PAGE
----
What Do Horses and Beavers Have in Common? They May Both Be in Your Burger

A pair of studies find that meat purchased in grocery stores and online isn't always what the labels indicate.

(Photo: Francois Nascimbeni/Getty Images)

Aug 25, 2015· 1 MIN READ
Culture and education editor Liz Dwyer has written about race, parenting, and social justice for several national publications. She was previously education editor at Good.

If you’re a health-conscious carnivore browsing for bison brisket online—or maybe you're a new Paleo diet devotee trolling the grocery store for a package of ground beef—you probably pay close attention to what's on the label. Was the animal organically raised? Was it grass-fed and not treated with antibiotics, or was it fattened up with feed dosed with pesticides? Like most folks you probably assume that what you’re purchasing is what the package claims it is. But according to the results of a pair of new studies, you might be buying ground horse or a fancy slab of American beaver instead.

That’s the finding of two studies produced by Chapman University’s Food Science Program that will be published in the January 2016 Food Control journal. The researchers conducted DNA testing and other scientific analyses on samples of ground meat (such as turkey, pork, chicken, and beef) found in brick-and-mortar grocery stores and on samples of specialty game meat (including bison, pheasant, and bear) sold online. About 20 percent of the time, the label on the package didn't line up with what was inside.

Of the 48 fresh and frozen samples of ground meat found in traditional markets, 10 were mislabeled. Nine of those 10 packages contained a mix of meat species—partially what the label indicated and partially some other animal. The tenth sample was meat from a completely different creature than what the label suggested.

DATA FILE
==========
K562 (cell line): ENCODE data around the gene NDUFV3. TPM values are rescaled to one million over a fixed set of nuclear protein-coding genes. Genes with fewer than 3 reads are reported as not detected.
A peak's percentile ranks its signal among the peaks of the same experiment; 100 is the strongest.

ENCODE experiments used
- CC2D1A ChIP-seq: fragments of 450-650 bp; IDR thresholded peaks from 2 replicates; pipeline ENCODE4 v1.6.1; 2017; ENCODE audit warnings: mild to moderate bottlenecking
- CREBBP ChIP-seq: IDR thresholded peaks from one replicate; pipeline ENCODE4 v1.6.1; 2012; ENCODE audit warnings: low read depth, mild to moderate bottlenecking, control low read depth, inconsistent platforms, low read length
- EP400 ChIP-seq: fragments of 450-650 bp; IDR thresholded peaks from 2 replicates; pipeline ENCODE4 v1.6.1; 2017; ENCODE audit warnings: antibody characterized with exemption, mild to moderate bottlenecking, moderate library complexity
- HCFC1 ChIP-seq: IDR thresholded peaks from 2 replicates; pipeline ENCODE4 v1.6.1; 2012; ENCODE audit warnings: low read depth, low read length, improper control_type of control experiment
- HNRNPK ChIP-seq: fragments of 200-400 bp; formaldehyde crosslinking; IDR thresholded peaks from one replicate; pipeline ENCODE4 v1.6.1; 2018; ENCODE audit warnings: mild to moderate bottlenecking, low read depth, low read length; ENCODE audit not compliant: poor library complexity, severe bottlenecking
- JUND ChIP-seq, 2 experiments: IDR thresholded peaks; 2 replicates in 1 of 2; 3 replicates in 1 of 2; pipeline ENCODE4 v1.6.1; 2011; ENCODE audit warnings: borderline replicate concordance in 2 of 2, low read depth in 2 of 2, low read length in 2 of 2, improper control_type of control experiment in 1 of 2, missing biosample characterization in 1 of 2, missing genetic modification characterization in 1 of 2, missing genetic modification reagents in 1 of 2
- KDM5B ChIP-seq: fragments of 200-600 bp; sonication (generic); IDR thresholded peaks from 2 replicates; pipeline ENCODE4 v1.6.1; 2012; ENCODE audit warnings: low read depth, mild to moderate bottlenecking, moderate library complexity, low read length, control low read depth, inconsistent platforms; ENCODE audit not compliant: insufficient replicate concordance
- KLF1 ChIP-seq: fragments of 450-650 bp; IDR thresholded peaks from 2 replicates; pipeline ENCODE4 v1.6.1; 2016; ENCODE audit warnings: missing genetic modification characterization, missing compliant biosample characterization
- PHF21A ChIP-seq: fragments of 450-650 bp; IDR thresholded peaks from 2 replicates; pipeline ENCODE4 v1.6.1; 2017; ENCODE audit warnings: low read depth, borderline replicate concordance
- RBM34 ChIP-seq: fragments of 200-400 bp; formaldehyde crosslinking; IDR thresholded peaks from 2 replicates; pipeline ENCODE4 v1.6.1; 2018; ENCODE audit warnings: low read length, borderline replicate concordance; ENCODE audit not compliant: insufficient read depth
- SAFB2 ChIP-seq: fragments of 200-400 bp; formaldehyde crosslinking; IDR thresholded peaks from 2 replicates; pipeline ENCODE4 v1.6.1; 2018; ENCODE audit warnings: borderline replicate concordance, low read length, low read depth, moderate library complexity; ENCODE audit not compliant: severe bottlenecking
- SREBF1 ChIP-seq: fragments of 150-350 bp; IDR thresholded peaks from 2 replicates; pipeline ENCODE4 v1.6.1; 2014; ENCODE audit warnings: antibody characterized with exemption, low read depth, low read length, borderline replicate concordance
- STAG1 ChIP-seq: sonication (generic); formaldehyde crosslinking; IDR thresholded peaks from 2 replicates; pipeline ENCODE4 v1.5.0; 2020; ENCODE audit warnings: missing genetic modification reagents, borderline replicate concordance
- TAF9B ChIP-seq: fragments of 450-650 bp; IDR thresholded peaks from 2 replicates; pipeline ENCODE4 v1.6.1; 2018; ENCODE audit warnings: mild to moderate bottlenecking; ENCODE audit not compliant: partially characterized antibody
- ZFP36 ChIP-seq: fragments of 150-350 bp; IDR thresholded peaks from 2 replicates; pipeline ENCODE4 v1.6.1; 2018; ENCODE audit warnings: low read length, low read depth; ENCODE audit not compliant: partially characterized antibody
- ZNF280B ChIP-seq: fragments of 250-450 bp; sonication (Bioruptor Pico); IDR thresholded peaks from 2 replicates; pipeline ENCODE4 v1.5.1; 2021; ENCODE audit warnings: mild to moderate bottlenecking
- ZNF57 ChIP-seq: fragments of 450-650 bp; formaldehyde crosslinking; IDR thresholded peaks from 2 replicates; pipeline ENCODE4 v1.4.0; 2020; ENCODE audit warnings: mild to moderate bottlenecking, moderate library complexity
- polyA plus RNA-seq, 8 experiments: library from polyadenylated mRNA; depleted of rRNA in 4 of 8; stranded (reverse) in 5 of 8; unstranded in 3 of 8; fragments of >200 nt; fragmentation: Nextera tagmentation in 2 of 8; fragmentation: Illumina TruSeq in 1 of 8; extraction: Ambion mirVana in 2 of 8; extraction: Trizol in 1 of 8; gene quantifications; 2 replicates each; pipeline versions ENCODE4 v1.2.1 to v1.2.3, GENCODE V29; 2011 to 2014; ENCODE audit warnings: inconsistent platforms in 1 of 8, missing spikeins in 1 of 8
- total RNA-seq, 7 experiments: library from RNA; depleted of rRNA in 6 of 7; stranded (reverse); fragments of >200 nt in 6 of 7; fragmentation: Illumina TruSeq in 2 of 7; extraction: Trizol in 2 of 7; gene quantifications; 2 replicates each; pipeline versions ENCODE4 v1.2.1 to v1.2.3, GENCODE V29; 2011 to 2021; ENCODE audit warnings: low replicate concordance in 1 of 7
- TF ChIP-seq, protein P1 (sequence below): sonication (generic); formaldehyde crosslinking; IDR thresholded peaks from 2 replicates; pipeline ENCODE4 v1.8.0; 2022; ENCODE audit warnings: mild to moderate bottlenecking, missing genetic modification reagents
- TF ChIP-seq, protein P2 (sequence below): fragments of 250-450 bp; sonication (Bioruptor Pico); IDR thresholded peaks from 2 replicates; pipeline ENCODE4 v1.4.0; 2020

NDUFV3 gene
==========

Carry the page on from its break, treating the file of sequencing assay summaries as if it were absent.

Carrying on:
Unintentional contamination at meatpacking plants may account for some of this, according to the study’s authors. If a processor handles pork, beef, and turkey, for example, and doesn’t fully clean the equipment, DNA of one animal can, in varying degrees, end up in the packaging for another.

The researchers also speculated that “lower-cost species [are] being intentionally mixed in with higher-cost species for economic gain.” In particular, that raises a concern about the ethics of the $39 billion specialty game meat market in the U.S.

RELATED: Introducing Yak, the Other Red Meat

Indeed, the second study tested 54 samples from that lucrative online market and found 10 packages were mislabeled. One bundle of black bear burgers was actually beaver, two packages of pricey bison burgers and one package of expensive yak burgers were plain old domestic cattle, and a container labeled as pheasant was helmeted guinea fowl. The retailer, of course, pockets the difference.

That's troubling enough, but the researchers also found that two of the ground meat samples contained horsemeat, which is illegal to sell in the United States.

“Although extensive meat species testing has been carried out in Europe in light of the 2013 horsemeat scandal, there has been limited research carried out on this topic in the United States,” Rosalee Hellberg, an assistant professor at Chapman University and coauthor of both studies, said in a statement.

It's not hard to imagine all the vegetarians out there breathing a sigh of relief—after all, kale is undoubtedly kale. Sure, we’re more than a century removed from the filthy descriptions of meatpacking plants in Upton Sinclair’s classic, The Jungle, but these studies might be another red flag about the overall cleanliness and safety of meat producers in the United States.